Vol. 22, No. 4April 2000
Refereed Peer Review
FOCAL POINTKEY FACTS
Serology combined withpolymerase chain reaction–basedassays can be used to rapidlyand accurately documentpasteurellosis in rabbits.
Pasteurellosis in Rabbits
University of Georgia
Susan Sanchez, PhDShaikh Mizan, PhDBranson W. Ritchie, DVM, PhDMargie D. Lee, DVM, PhD
infections in rabbits may remain subclinical or can cause avariety of acute or chronic diseases in most organs, particularly tissue in the repiratory andgenital tracts. Although clinical signs are frequently used to diagnose pasteurellosis, other or-ganisms can cause similar clinical signs. The status of a rabbit with respect to
can be best determined using a polymerase chain reaction–based assay in conjunction with asensitive and specific ELISA.
can cause various clinical changes in rabbits. As oneof the most common disease-causing agents in this genus,
has been associated with rhinitis (snuffles), abscessation, pneumonia, oti-tis, conjunctivitis, genital tract infections, abortions, neonatal mortality, and sep-ticemia.
Although this organism is highly infectious, many rabbits are subclini-cally infected until stress or concomitant problems precipitate recognizabledisease. The reported prevalence of
in clinically stable rabbits rangesfrom 20% to 90%, depending on the animal’s age, sex, and health status and thechosen testing method.
Based on studies by Webster and Smith, it is generally believed that rabbits in-fected with
can resist or clear infection, become chronically but sub-clinically infected, or develop acute or chronic disease. The type of infection isbelieved to be influenced by the strain of infecting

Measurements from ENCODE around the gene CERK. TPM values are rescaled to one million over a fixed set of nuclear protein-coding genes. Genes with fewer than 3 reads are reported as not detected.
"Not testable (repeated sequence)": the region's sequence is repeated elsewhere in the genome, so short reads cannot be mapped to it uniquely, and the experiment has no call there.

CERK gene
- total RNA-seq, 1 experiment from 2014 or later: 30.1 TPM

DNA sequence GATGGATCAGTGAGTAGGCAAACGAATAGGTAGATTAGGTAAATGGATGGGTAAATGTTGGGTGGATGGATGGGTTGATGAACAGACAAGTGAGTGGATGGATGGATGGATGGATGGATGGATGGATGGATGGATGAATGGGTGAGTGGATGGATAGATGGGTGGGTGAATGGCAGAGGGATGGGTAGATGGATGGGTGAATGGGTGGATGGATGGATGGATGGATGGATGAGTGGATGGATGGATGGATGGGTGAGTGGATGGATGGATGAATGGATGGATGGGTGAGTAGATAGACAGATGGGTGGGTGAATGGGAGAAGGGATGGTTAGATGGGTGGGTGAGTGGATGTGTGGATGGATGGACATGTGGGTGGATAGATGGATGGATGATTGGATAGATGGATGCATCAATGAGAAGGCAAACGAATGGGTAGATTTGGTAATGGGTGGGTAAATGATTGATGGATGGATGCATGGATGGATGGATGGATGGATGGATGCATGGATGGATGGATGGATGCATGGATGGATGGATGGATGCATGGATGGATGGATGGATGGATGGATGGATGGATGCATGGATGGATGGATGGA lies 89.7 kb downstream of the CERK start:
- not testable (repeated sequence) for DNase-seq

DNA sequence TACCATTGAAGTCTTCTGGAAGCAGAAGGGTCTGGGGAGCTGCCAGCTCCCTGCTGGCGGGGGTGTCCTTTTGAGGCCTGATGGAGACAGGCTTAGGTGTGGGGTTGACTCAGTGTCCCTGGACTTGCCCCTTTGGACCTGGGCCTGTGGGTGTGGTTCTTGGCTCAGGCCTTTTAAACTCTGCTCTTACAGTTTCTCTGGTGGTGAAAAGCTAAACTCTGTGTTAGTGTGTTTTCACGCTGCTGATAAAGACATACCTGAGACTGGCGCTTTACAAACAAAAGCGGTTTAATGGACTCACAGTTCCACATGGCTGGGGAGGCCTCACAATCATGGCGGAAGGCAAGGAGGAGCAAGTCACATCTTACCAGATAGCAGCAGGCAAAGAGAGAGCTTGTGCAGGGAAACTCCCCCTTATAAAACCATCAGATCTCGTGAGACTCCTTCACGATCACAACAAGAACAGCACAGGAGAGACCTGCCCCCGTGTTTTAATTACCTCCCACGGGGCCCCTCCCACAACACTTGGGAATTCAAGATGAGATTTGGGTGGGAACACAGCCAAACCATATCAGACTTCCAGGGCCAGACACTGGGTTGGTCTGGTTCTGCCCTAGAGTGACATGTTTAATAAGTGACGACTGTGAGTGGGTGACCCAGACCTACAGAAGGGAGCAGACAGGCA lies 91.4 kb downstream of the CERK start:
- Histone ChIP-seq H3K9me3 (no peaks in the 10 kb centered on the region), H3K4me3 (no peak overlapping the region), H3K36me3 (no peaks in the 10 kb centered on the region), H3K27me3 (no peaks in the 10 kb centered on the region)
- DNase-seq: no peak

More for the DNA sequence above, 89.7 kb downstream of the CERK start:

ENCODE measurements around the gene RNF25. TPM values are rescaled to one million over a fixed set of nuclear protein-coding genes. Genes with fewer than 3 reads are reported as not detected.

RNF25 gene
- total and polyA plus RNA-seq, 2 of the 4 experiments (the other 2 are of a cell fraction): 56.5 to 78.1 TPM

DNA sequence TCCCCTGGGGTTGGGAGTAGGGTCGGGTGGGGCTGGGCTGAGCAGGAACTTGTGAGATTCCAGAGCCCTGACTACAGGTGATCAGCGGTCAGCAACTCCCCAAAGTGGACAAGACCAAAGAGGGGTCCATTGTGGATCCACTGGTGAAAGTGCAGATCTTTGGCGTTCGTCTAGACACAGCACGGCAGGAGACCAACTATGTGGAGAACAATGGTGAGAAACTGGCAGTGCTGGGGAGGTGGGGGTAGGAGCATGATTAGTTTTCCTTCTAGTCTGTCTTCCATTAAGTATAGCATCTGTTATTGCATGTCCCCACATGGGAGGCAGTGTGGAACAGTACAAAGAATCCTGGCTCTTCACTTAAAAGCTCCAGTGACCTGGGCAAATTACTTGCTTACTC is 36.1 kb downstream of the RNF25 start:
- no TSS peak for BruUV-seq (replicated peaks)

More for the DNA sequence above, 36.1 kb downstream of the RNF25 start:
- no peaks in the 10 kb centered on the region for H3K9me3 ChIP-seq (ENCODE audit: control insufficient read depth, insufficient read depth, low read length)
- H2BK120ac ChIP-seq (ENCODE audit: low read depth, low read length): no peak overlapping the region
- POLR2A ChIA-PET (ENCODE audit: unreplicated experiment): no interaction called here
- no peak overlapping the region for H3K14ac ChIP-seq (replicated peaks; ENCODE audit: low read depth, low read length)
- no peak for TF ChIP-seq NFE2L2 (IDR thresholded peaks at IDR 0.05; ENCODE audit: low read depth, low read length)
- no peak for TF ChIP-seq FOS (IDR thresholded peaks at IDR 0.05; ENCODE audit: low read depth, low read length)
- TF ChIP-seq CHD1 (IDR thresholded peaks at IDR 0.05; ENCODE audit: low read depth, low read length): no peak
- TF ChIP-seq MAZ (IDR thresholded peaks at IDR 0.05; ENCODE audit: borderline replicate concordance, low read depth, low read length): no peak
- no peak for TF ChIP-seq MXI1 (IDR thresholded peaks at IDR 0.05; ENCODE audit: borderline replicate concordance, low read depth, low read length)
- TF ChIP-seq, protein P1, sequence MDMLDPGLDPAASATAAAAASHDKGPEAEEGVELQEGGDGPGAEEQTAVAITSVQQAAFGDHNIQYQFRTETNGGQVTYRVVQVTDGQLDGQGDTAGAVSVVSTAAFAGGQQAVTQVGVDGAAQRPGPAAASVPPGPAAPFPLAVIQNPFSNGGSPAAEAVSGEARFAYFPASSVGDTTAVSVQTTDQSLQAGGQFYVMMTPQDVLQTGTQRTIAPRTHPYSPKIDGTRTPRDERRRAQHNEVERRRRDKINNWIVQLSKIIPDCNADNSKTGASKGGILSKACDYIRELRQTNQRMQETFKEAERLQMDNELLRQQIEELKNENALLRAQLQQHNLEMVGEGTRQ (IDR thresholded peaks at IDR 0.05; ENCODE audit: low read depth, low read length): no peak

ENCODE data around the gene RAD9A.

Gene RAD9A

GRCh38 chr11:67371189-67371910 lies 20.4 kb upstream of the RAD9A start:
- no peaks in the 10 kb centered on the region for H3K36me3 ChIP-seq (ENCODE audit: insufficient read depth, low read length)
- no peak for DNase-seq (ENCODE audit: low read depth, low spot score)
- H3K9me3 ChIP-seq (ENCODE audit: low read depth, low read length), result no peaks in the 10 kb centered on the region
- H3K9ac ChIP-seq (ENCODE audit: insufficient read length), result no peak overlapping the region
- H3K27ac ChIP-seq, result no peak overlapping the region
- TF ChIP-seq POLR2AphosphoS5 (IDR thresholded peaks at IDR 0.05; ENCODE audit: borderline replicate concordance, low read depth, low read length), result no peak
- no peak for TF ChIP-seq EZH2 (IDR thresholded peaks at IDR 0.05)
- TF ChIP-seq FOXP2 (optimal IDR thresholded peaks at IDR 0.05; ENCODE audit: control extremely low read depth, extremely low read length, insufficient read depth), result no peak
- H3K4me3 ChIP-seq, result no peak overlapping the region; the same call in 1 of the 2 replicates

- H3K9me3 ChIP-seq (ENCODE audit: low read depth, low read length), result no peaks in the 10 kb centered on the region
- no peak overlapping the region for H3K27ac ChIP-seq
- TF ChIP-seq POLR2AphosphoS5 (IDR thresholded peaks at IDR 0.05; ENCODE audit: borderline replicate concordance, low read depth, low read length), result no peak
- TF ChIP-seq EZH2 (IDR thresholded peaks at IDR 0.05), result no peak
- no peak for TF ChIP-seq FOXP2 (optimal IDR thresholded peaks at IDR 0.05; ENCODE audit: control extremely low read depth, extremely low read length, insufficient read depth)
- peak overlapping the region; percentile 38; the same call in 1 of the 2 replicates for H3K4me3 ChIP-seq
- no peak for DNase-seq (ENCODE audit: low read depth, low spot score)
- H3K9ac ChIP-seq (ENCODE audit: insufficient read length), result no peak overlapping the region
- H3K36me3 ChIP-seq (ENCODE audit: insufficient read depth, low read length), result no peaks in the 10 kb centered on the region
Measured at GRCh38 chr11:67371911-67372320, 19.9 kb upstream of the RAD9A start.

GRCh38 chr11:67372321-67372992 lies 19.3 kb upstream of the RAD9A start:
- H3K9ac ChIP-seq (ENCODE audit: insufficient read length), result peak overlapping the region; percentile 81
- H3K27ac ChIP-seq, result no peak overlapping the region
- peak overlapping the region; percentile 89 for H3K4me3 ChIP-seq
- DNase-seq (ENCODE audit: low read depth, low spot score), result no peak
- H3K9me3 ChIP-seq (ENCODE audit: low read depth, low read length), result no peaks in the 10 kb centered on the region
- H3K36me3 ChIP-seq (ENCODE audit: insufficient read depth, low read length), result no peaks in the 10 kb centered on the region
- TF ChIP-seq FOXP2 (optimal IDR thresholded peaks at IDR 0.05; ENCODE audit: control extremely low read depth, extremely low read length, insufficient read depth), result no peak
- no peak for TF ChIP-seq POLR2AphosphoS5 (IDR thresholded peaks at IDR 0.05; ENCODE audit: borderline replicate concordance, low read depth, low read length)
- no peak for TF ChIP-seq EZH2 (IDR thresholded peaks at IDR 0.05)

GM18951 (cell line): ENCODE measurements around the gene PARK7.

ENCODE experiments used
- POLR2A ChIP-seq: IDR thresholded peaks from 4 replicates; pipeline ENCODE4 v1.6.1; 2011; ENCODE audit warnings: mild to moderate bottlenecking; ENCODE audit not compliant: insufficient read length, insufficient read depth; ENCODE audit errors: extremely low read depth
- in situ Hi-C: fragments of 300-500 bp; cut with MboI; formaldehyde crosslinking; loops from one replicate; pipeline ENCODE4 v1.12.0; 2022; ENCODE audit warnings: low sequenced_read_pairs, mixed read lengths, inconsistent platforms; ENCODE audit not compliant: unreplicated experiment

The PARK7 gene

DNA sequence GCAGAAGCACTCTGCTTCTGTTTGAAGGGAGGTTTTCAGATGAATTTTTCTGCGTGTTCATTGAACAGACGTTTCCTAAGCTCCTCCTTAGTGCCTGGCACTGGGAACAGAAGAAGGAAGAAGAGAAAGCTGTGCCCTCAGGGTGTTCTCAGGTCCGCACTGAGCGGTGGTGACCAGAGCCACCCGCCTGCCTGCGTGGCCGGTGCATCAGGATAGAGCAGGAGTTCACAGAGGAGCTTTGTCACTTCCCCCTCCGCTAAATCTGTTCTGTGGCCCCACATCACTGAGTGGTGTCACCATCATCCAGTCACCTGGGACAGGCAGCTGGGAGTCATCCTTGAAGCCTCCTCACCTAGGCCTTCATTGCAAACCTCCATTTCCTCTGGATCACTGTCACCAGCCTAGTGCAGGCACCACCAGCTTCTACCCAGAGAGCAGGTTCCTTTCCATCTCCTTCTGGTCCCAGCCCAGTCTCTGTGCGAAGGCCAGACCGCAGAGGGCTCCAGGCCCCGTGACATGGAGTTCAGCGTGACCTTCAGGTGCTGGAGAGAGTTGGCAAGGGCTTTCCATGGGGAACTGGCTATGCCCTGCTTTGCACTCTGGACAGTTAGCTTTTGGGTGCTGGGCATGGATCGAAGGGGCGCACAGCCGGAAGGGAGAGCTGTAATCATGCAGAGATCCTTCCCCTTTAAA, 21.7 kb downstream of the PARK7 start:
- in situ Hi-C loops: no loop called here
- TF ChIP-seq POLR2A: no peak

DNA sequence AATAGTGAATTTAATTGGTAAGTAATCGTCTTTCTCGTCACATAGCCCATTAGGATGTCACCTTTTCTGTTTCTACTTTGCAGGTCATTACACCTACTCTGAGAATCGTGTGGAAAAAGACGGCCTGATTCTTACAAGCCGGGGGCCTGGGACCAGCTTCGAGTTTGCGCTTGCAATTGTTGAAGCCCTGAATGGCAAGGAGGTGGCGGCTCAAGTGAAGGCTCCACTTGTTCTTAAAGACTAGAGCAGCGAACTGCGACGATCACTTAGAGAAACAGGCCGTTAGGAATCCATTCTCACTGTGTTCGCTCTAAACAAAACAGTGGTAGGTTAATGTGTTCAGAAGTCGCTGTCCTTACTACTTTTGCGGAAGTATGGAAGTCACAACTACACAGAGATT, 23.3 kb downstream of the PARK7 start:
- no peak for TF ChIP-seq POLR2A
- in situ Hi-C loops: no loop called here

and the specifichost resistant to that strain.
Generally, Pasteurellaceae should be consideredcommensal organisms that may be pathogenic in immunosuppressed rabbits.Peracute pasteurellosis usually causes septicemia and death in seemingly healthy rabbits. Upper respiratory tract disease (e.g., snuffles) associated with
infection starts as a serous nasal discharge that usually turns mucopu-rulent (Figure 1). Hair on the animal’s forelimbs is usually moist from repeatedattempts to clean the muzzle. Epiphora, sneezing, and coughing may accompany the upper respiratory tract form of pasteurellosis. Anorexia, weight loss, dyspnea,pleuropneumonia, and, in the most severe cases, death may occur if untreatedrhinitis progresses to more generalized disease.
is a common cause of abscessation in rabbits, irrespective of thepresence or absence of respiratory tract disease. These abscesses are filled withthick, yellow–gray mucopurulent exudate and can occur in any location on or within the body (Figures 2 and 3). Microscopic examination of material collectedfrom these abscesses usually reveals small gram-negative coccobacilli suggestive of
infection (Figure 4).
canalso cause otitis externa and oti-tis media. If the vestibular system is involved, torticollis with the head tilted to
is one ofthe most common disease-causing agents in rabbits.
Culture accuracy of
depends on the transportmedium, storage temperatureof the swab, previous antibiotictreatment, and laboratory cultureconditions.
A polymerase chain reaction–basedassay is a more sensitive test thanis culture, partially because theformer detects the presence ofboth viable and nonviable bacteria.
Serology can be used to detect
antibodies, particularly inchronically infected rabbits.
Nasopharyngeal swabs arerecommended for obtaining culturesamples to detect the presence of
; however, samplecollection from conscious rabbitsis difficult.